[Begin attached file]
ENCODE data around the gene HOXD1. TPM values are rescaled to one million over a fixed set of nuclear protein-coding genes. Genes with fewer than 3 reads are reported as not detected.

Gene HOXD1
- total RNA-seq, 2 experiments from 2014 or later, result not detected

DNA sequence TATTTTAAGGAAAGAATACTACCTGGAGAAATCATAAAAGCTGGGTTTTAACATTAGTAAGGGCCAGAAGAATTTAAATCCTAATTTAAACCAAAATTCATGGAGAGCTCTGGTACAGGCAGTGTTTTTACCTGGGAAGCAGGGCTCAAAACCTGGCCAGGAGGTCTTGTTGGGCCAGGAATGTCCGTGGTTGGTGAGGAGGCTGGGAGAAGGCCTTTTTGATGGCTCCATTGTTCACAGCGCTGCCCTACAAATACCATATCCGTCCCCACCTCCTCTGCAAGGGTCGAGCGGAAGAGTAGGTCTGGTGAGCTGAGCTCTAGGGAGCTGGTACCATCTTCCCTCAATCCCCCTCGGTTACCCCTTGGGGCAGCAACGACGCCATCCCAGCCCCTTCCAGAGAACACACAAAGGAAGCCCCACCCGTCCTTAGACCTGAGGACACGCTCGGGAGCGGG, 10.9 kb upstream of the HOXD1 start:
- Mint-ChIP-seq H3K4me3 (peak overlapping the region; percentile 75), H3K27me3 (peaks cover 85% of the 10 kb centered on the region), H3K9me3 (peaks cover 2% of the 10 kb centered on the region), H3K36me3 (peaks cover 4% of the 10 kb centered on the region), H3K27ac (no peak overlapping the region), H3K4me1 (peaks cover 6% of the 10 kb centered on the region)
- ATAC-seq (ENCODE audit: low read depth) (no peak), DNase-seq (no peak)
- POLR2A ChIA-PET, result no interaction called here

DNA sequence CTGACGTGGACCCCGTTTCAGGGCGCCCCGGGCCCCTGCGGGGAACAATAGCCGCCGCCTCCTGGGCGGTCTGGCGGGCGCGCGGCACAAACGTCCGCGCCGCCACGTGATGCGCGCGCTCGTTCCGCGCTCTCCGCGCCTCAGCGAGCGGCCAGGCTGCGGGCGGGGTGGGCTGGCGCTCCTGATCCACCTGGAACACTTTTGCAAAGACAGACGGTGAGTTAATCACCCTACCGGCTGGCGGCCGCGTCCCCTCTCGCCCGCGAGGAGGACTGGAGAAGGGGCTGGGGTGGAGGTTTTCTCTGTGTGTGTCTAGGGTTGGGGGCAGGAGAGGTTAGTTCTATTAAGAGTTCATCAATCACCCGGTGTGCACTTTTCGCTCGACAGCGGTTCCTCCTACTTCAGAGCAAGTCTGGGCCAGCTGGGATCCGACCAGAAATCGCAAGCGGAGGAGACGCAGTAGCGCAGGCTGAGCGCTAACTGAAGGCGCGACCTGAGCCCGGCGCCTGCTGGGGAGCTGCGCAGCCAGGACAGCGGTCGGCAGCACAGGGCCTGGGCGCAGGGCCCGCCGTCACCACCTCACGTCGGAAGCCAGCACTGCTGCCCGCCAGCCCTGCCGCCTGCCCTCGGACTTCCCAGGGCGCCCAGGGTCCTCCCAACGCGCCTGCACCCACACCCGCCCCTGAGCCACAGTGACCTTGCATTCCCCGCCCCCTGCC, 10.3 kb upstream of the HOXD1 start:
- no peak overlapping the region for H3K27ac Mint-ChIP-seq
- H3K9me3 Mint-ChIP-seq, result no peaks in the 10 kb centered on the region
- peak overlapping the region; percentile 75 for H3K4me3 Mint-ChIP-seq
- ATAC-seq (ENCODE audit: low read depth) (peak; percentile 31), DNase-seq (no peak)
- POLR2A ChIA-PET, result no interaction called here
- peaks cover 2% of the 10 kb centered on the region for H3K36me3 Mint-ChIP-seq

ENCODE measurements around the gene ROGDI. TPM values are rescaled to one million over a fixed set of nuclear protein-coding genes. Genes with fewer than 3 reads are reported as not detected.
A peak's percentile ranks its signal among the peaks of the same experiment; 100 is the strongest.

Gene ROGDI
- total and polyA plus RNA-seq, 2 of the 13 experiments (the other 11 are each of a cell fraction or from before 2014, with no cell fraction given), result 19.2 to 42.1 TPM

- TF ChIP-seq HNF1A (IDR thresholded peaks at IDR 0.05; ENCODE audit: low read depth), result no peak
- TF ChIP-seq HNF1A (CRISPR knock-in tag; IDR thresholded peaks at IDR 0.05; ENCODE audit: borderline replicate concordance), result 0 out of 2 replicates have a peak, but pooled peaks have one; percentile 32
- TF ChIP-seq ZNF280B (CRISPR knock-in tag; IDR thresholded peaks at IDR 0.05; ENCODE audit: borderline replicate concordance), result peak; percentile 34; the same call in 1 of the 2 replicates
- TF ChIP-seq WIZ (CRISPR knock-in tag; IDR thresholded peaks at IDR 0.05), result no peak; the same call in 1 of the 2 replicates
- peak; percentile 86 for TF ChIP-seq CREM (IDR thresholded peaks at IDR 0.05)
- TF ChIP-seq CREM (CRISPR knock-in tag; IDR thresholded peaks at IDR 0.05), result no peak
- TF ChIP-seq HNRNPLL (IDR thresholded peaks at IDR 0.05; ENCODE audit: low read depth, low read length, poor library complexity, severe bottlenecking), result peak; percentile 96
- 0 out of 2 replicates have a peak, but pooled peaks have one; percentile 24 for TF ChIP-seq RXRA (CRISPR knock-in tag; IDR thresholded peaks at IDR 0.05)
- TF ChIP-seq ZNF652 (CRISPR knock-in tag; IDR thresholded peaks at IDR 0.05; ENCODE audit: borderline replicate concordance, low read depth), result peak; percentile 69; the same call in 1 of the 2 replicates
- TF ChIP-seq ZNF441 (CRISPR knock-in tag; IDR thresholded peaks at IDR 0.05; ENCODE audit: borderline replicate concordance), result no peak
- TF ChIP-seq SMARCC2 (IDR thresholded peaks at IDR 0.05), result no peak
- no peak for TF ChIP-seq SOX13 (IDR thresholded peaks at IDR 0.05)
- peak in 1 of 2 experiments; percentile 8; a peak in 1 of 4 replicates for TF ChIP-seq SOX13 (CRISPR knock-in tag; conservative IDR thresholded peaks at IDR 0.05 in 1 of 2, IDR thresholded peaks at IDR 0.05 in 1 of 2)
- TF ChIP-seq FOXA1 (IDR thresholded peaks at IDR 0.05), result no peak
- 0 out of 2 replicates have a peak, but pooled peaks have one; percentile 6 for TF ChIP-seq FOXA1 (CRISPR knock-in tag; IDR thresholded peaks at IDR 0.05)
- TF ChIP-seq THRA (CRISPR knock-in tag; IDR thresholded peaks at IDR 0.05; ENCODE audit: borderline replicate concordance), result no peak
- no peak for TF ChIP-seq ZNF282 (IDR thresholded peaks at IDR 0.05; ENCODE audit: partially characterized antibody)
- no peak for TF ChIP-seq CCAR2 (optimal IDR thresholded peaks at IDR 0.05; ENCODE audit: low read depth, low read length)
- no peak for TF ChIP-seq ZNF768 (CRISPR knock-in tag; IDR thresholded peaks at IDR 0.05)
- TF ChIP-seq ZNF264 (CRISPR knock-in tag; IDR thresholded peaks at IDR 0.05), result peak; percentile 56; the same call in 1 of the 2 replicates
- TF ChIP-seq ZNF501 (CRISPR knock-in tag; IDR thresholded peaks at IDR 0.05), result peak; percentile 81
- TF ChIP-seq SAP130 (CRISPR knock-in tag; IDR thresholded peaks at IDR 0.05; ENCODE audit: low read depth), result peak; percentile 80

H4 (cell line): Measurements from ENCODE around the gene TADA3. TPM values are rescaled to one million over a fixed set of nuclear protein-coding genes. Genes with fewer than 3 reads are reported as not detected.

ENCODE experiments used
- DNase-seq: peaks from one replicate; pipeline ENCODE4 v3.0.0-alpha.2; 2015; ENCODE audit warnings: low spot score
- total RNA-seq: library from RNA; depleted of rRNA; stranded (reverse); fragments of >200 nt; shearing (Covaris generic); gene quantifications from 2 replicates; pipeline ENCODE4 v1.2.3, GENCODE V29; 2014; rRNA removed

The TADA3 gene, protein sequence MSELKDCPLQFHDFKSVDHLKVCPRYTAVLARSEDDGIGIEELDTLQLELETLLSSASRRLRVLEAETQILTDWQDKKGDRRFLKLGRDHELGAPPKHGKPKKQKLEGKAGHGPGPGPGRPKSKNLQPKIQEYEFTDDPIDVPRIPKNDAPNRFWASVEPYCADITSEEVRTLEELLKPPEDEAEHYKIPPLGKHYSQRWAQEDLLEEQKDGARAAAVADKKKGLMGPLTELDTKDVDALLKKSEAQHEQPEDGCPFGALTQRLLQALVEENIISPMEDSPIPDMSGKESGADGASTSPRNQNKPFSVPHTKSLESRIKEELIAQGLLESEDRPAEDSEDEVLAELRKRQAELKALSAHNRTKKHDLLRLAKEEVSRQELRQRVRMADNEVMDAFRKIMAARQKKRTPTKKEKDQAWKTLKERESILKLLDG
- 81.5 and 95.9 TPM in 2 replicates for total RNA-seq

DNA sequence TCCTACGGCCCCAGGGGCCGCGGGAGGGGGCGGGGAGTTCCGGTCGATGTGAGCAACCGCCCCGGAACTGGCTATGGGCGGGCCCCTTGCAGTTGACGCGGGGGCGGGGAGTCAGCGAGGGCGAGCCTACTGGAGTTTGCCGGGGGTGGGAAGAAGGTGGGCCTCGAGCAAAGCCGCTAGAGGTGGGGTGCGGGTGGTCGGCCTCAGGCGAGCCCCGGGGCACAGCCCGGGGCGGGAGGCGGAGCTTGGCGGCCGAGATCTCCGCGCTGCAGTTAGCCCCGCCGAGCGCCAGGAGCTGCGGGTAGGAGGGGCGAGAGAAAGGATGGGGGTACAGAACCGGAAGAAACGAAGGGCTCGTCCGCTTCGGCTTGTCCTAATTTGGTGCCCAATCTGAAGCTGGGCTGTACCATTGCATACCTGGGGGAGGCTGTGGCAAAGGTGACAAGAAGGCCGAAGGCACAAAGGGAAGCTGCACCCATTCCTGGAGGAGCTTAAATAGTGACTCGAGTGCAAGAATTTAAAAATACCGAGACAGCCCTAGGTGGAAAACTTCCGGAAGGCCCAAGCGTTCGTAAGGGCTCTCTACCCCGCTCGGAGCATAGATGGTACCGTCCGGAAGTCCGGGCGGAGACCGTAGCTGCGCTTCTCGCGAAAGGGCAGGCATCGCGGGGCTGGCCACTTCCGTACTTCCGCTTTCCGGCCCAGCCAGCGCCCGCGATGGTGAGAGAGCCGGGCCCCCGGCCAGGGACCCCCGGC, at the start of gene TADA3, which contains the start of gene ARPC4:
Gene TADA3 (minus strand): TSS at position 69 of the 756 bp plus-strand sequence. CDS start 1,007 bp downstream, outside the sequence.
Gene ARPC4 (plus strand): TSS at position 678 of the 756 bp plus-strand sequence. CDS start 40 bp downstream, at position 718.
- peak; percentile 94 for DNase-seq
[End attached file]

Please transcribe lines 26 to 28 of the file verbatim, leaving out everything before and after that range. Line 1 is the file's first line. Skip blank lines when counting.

- 0 out of 2 replicates have a peak, but pooled peaks have one; percentile 24 for TF ChIP-seq RXRA (CRISPR knock-in tag; IDR thresholded peaks at IDR 0.05)
- TF ChIP-seq ZNF652 (CRISPR knock-in tag; IDR thresholded peaks at IDR 0.05; ENCODE audit: borderline replicate concordance, low read depth), result peak; percentile 69; the same call in 1 of the 2 replicates
- TF ChIP-seq ZNF441 (CRISPR knock-in tag; IDR thresholded peaks at IDR 0.05; ENCODE audit: borderline replicate concordance), result no peak